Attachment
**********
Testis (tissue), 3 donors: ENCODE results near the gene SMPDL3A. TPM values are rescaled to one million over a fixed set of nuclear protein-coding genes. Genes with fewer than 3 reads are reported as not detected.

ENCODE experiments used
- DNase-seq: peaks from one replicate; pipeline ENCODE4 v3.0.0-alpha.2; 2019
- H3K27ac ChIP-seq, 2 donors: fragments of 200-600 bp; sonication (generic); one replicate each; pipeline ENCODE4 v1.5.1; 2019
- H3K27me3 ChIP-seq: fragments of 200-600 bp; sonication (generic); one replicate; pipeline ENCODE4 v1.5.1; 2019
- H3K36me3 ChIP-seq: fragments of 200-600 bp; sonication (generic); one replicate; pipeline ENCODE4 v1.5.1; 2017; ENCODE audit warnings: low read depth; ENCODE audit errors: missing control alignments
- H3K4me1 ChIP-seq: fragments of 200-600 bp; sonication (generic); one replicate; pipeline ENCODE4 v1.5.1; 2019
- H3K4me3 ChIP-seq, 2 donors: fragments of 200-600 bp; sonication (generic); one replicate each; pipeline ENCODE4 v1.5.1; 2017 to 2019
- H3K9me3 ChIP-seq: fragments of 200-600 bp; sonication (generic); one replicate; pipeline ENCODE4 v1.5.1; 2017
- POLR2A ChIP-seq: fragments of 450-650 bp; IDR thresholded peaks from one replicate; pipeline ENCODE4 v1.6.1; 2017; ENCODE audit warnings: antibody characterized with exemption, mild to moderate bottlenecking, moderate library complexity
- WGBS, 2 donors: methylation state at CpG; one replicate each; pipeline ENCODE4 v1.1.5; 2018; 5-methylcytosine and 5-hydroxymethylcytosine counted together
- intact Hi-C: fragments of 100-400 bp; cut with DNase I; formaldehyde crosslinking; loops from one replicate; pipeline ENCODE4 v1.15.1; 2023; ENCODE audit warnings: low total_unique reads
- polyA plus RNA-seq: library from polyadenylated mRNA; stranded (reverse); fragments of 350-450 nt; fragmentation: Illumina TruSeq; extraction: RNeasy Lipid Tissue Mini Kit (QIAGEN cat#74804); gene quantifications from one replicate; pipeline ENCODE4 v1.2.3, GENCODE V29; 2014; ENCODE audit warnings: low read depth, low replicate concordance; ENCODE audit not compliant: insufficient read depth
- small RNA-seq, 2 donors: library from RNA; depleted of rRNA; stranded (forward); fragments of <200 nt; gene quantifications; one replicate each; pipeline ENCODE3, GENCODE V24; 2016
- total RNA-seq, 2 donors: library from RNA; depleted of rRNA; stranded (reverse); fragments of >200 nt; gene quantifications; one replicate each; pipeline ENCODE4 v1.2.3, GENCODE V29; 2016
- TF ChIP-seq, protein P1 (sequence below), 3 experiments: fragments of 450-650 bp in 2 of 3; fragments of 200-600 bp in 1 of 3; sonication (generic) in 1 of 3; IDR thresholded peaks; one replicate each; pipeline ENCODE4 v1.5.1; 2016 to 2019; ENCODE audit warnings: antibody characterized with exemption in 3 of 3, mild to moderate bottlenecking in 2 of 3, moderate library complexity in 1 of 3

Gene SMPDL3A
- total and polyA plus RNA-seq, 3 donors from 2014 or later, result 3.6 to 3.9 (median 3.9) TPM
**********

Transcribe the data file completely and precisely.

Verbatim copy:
Testis (tissue), 3 donors: ENCODE results near the gene SMPDL3A. TPM values are rescaled to one million over a fixed set of nuclear protein-coding genes. Genes with fewer than 3 reads are reported as not detected.

ENCODE experiments used
- DNase-seq: peaks from one replicate; pipeline ENCODE4 v3.0.0-alpha.2; 2019
- H3K27ac ChIP-seq, 2 donors: fragments of 200-600 bp; sonication (generic); one replicate each; pipeline ENCODE4 v1.5.1; 2019
- H3K27me3 ChIP-seq: fragments of 200-600 bp; sonication (generic); one replicate; pipeline ENCODE4 v1.5.1; 2019
- H3K36me3 ChIP-seq: fragments of 200-600 bp; sonication (generic); one replicate; pipeline ENCODE4 v1.5.1; 2017; ENCODE audit warnings: low read depth; ENCODE audit errors: missing control alignments
- H3K4me1 ChIP-seq: fragments of 200-600 bp; sonication (generic); one replicate; pipeline ENCODE4 v1.5.1; 2019
- H3K4me3 ChIP-seq, 2 donors: fragments of 200-600 bp; sonication (generic); one replicate each; pipeline ENCODE4 v1.5.1; 2017 to 2019
- H3K9me3 ChIP-seq: fragments of 200-600 bp; sonication (generic); one replicate; pipeline ENCODE4 v1.5.1; 2017
- POLR2A ChIP-seq: fragments of 450-650 bp; IDR thresholded peaks from one replicate; pipeline ENCODE4 v1.6.1; 2017; ENCODE audit warnings: antibody characterized with exemption, mild to moderate bottlenecking, moderate library complexity
- WGBS, 2 donors: methylation state at CpG; one replicate each; pipeline ENCODE4 v1.1.5; 2018; 5-methylcytosine and 5-hydroxymethylcytosine counted together
- intact Hi-C: fragments of 100-400 bp; cut with DNase I; formaldehyde crosslinking; loops from one replicate; pipeline ENCODE4 v1.15.1; 2023; ENCODE audit warnings: low total_unique reads
- polyA plus RNA-seq: library from polyadenylated mRNA; stranded (reverse); fragments of 350-450 nt; fragmentation: Illumina TruSeq; extraction: RNeasy Lipid Tissue Mini Kit (QIAGEN cat#74804); gene quantifications from one replicate; pipeline ENCODE4 v1.2.3, GENCODE V29; 2014; ENCODE audit warnings: low read depth, low replicate concordance; ENCODE audit not compliant: insufficient read depth
- small RNA-seq, 2 donors: library from RNA; depleted of rRNA; stranded (forward); fragments of <200 nt; gene quantifications; one replicate each; pipeline ENCODE3, GENCODE V24; 2016
- total RNA-seq, 2 donors: library from RNA; depleted of rRNA; stranded (reverse); fragments of >200 nt; gene quantifications; one replicate each; pipeline ENCODE4 v1.2.3, GENCODE V29; 2016
- TF ChIP-seq, protein P1 (sequence below), 3 experiments: fragments of 450-650 bp in 2 of 3; fragments of 200-600 bp in 1 of 3; sonication (generic) in 1 of 3; IDR thresholded peaks; one replicate each; pipeline ENCODE4 v1.5.1; 2016 to 2019; ENCODE audit warnings: antibody characterized with exemption in 3 of 3, mild to moderate bottlenecking in 2 of 3, moderate library complexity in 1 of 3

Gene SMPDL3A
- total and polyA plus RNA-seq, 3 donors from 2014 or later, result 3.6 to 3.9 (median 3.9) TPM